LyleThe politics of poker machine reform have been playing out in the last two weeks of Parliament before it rises tonight for the Christmas break.



A combination of the power of the clubs’ lobby and the addiction of State Governments to gaming revenue make it almost impossible to achieve progress.



Meanwhile, 95,000 poker machine addicts lose a staggering $5 billion per year. Social carnage accompanies this.



There was a whiff of opportunity in the last Parliament when Tasmanian Independent Andrew Wilke secured an agreement with Julia Gillard to install systems in poker machines which would limit losses.



But that was in a hung Parliament and Labor needed Wilke’s vote to hold government.



When the opportunity came to install Peter Slipper as speaker and Wilke’s vote was no longer needed, Labor reneged on its promise in January 2012.



As a consolation, legislation was passed last year to make all poker machines loss-limiting-ready with mandatory pre-commitment technology.



A trial was to be conducted in the ACT of mandatory pre-commitment technology before the switch could be flicked on machines at a later date.



ATM’s at gaming venues were to be limited to $250 limits and a national gambling regulator was to be established.



All of these very modest reforms are now being repealed by the Abbott Government and Labor has now agreed to back the repeal in the Senate.



Social services minister Kevin Andrews has foreshadowed reforms in the future that would include more counselling for problem gamblers. This is welcome but it is widely accepted that tougher measures to limit losses such as mandatory pre-commitment or limiting machines to $1 bets are what is needed to help addicts.



These are vehemently opposed by the clubs who are major donors to both sides of politics and are very good at mobilising grass roots campaigns.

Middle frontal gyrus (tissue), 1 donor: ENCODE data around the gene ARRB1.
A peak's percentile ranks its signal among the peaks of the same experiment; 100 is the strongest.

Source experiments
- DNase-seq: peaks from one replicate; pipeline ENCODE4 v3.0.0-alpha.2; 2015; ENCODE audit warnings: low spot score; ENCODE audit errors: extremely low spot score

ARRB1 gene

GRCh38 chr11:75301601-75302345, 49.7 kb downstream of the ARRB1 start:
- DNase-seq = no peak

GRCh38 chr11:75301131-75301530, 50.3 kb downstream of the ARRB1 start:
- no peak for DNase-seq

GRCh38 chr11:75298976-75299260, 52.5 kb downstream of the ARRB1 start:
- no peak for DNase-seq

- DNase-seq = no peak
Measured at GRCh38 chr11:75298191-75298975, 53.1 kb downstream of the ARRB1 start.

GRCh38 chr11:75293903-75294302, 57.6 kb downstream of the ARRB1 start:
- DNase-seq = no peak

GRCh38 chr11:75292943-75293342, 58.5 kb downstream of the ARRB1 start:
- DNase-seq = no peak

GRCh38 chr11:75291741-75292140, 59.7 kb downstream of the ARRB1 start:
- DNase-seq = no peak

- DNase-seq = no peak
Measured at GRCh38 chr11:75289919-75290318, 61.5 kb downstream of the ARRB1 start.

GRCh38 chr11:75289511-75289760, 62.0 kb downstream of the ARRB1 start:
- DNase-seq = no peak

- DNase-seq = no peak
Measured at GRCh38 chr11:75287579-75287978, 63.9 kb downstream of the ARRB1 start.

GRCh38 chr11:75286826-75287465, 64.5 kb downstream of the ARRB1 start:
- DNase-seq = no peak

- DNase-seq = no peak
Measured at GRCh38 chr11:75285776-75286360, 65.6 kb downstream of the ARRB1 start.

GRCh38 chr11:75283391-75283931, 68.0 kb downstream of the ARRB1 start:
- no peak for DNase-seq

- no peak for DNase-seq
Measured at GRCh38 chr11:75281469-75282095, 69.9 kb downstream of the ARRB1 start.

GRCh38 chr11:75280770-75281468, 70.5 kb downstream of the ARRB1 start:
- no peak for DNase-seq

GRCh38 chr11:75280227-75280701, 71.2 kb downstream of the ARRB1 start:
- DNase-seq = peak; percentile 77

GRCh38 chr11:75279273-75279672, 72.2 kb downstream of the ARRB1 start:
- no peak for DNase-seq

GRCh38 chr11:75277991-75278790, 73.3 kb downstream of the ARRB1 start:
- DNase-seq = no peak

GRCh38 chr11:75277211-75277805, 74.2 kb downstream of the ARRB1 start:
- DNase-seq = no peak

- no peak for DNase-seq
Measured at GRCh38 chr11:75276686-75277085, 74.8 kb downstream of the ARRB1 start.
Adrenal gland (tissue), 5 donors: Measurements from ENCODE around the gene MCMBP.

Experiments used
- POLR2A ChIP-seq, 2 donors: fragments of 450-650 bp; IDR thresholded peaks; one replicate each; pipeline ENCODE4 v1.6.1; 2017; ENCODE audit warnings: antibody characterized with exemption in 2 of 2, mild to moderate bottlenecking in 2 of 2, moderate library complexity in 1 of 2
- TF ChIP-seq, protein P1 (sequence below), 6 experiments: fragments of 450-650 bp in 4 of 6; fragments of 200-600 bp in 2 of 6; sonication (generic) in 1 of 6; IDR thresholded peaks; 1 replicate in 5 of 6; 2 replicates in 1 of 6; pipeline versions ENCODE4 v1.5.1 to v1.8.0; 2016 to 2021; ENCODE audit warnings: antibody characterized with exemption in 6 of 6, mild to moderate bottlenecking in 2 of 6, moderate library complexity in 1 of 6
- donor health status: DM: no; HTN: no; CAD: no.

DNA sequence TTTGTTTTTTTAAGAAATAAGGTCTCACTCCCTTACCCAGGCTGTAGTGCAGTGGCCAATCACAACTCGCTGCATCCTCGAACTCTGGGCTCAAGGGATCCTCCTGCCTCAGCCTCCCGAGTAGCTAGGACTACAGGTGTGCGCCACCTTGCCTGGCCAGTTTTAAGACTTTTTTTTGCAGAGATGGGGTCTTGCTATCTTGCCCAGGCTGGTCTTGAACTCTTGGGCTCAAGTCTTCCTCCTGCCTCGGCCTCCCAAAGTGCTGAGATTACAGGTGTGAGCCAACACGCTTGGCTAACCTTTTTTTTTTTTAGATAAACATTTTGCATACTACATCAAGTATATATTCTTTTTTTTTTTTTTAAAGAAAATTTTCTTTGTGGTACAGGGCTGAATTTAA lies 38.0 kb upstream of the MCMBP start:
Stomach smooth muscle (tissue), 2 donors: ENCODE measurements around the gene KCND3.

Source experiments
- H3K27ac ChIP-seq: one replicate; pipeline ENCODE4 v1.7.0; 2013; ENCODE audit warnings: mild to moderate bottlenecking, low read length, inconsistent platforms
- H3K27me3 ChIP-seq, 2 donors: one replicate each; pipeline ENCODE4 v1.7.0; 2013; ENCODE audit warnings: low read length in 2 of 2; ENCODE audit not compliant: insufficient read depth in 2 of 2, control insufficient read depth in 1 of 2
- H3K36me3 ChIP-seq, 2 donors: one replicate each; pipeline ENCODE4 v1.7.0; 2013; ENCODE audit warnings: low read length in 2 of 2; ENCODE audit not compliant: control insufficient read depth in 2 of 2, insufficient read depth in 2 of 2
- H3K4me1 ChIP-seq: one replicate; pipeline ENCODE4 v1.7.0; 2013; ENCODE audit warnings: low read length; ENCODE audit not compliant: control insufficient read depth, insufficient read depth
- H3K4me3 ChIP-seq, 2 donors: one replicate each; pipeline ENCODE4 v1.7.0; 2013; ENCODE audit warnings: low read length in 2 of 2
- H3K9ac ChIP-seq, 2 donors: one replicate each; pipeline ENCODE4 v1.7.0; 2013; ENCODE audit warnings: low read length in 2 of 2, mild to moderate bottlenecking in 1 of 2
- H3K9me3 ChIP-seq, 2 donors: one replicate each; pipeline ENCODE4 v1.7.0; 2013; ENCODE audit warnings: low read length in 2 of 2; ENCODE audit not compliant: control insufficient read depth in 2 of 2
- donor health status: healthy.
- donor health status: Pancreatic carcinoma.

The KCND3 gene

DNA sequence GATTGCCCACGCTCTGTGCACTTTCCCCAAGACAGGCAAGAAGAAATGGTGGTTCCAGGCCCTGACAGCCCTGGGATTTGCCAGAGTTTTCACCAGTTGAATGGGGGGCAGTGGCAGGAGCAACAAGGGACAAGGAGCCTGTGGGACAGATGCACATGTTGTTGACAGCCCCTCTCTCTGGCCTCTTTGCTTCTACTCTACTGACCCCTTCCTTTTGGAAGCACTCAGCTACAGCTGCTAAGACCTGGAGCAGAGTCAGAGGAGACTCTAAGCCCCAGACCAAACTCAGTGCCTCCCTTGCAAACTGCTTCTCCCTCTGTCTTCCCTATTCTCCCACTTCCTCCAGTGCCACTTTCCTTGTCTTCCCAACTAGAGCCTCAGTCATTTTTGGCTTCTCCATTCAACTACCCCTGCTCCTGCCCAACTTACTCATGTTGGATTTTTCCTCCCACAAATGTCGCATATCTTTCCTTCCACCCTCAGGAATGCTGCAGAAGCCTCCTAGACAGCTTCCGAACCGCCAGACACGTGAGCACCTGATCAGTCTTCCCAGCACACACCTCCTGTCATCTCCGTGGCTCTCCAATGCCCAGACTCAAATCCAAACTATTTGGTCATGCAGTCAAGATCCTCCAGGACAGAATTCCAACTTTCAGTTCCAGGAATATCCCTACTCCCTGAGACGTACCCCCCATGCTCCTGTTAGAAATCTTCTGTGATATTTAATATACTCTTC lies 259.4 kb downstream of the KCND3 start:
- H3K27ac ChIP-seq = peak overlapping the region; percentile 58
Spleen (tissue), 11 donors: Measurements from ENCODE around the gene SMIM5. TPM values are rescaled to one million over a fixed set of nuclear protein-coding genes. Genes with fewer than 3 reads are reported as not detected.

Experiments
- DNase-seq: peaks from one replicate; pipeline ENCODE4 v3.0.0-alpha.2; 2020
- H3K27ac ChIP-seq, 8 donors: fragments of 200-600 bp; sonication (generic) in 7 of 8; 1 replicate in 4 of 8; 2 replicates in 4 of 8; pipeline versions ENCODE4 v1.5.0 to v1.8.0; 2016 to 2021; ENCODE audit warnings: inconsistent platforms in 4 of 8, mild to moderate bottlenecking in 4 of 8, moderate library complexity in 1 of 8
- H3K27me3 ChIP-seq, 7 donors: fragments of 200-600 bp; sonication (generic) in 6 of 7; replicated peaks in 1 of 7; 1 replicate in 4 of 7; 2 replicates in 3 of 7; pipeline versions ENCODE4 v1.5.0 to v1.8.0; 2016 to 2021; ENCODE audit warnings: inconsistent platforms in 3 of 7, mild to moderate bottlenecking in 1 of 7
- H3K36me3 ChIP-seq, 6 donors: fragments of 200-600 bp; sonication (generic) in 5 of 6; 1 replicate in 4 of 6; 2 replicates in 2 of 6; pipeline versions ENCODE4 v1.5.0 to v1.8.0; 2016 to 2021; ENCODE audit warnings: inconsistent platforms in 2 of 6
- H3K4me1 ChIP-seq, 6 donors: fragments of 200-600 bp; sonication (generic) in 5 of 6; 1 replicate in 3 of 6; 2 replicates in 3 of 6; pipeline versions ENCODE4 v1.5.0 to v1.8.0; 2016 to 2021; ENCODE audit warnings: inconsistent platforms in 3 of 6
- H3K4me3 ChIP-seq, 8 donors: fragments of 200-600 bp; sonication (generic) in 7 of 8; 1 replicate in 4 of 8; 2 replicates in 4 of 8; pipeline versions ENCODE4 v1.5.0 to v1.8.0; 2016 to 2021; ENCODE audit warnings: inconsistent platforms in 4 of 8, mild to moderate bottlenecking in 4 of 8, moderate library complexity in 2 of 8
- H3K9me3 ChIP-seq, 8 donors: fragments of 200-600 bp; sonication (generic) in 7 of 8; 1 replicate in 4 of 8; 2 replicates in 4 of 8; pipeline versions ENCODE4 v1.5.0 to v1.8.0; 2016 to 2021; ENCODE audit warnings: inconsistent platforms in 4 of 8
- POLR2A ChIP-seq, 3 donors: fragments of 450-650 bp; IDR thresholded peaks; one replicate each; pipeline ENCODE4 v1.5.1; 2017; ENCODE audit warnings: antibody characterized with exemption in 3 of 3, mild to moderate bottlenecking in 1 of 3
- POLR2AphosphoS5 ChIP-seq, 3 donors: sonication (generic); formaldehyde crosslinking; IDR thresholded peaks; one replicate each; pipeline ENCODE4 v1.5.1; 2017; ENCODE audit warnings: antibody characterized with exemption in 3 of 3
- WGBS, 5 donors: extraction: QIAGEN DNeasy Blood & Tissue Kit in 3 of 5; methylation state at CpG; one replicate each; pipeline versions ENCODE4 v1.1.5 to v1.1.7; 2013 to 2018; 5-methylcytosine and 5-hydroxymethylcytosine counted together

State governments have also become addicted to poker machine revenue and this further dilutes political will.



This issue is an example of where principled public leadership is needed in the face of powerful vested interests.



ACL is pleased to be part of Tim Costello’s Churches Gambling Taskforce and he is right to draw a comparison with Nelson Mandela’s courageous leadership.



Andrew Wilke went as far as chipping members for saying the Lord’s Prayer in parliament but not caring about the victims of poker machine harm.



The problem with both of these examples is it applies a selective morality. Mandela-like leadership and Christian compassion is also needed for a range of other seemingly intractable public policy problems.



Human rights for the unborn come to mind as do the rights of children who will be removed from biological parents through technology as part of same-sex marriage ideology.



There are many good people on both sides of the political divide. As citizens we need to do more to encourage them to stand against powerful forces which stymie truth and evidence-based policy making.



This is my last contribution to the ACL blog for this year. Thanks for your support and may I wish you and your family a holy and happy Christmas.